Throw out your preconceived notions of a customer service representative who takes orders and transfers calls. In today’s world, at the Idaho Department of Health and Welfare (DHW), customer service representatives are problem-solvers and communicators. They are investigators and protectors. They listen to understand, and they speak with smiles guaranteed to comfort confused and anxious callers.

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Self-reliance specialist Ambrosia Felton keeps her thank you notes on her desk to remind her of the people she has helped.

Their titles today are more reflective of their purpose. They are self-reliance specialists, and they are resolute in their goal to help their customers get to self-sufficiency by assisting them in times of need.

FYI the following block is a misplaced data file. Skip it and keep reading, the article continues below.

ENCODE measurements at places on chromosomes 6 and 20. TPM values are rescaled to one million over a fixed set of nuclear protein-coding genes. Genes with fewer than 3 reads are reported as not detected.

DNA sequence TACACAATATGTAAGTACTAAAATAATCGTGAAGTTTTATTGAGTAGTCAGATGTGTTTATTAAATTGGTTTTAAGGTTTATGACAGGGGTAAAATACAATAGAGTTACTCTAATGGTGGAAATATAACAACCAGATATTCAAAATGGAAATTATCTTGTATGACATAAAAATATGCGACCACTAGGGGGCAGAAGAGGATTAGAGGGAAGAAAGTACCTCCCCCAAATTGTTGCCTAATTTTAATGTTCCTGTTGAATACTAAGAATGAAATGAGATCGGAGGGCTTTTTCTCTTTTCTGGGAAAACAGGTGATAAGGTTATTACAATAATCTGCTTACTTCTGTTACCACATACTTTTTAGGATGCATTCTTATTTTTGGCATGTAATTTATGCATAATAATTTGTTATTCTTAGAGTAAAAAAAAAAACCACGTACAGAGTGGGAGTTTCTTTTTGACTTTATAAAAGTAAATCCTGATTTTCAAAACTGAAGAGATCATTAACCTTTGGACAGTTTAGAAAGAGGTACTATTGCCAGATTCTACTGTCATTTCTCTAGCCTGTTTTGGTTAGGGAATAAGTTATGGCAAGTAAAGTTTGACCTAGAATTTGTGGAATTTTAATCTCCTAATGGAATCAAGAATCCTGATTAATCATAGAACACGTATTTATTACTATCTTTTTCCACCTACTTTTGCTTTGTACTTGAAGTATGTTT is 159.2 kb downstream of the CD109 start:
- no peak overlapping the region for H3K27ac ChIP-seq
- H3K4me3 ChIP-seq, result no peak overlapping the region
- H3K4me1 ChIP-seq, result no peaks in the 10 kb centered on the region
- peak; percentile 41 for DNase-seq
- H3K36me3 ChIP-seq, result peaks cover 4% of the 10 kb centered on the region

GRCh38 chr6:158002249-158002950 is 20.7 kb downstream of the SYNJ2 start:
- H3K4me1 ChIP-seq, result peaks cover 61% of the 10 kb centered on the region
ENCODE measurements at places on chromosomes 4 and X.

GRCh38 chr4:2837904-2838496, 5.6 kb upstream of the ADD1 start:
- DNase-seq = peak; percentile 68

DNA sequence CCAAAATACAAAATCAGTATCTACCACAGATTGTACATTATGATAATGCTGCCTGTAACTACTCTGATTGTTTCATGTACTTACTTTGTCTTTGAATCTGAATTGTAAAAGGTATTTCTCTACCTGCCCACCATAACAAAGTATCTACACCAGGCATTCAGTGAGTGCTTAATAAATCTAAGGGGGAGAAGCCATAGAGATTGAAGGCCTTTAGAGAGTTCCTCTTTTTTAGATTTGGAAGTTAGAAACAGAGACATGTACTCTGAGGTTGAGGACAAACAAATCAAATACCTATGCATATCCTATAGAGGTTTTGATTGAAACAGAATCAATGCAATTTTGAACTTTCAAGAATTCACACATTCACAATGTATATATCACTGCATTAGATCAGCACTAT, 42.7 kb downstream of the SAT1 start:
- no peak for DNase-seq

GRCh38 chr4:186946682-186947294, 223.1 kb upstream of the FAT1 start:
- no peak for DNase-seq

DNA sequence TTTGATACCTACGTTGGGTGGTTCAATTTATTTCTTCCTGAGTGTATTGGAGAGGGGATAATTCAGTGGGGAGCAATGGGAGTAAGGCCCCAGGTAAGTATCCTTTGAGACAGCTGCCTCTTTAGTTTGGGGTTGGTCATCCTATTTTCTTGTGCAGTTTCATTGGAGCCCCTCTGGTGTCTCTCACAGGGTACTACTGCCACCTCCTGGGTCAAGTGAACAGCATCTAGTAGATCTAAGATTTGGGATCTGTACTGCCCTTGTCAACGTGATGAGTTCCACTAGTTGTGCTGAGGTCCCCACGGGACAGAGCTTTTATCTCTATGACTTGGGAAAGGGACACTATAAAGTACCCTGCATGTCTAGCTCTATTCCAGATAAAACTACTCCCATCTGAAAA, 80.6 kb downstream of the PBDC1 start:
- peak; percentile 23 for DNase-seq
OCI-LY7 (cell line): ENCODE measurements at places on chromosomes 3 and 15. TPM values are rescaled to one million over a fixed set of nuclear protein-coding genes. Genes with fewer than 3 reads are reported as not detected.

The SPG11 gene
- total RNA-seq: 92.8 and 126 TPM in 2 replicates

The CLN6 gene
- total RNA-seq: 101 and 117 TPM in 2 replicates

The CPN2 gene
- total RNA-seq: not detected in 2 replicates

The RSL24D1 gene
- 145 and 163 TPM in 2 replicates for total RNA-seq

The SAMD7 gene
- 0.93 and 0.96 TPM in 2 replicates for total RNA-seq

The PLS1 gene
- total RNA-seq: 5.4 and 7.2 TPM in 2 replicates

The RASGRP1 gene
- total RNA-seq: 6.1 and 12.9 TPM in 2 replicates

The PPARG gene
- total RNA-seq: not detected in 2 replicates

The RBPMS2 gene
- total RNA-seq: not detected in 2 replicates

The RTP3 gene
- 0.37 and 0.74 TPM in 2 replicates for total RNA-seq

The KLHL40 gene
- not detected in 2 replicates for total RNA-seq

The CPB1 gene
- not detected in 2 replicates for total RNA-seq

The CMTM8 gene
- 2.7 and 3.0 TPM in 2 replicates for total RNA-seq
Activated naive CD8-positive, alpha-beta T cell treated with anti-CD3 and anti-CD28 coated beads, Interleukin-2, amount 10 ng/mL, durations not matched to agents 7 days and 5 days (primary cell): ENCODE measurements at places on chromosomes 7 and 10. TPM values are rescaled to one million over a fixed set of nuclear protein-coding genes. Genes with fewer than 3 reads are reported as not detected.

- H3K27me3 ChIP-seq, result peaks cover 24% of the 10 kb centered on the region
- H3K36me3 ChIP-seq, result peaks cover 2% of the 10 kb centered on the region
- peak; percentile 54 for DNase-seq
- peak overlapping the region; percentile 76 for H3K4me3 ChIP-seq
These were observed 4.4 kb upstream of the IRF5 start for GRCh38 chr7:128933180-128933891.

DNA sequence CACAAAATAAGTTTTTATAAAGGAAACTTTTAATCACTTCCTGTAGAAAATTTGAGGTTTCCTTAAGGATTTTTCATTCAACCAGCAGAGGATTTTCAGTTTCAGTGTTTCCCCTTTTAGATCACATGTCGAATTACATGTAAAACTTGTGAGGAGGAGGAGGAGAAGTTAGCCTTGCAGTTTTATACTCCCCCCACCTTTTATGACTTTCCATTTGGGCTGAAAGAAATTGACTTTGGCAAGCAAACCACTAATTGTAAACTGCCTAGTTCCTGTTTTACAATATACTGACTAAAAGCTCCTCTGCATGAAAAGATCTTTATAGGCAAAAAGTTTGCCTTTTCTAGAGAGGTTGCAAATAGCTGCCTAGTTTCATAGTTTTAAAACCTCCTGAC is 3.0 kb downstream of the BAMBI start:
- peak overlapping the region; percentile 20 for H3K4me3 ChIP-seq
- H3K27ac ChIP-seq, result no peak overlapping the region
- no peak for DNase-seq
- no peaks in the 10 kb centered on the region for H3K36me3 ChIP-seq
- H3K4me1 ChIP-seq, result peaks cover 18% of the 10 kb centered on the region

Ambrosia Felton and Rachelle Thrower are two of the 96 self-reliance specialists (located in Boise, Twin Falls, Idaho Falls, and Pocatello) who create the defining experience for those who call Child Support Services in the department’s Division of Welfare. The callers are mostly moms and dads who are either receiving support or providing support for their children. Sometimes the callers are employers or caseworkers.

Ambrosia and Rachelle are the first point of contact for parents who need help navigating the child support collection system. Child support is based on the idea that both parents are financially responsible for their children, and Child Support Services helps parents either pay or collect child support payments. In 2018, Child Support Services administered 147,518 cases and collected and distributed more than $205.8 million to Idaho families. Continue reading “A day in the lives of DHW self-reliance specialists for Child Support Services”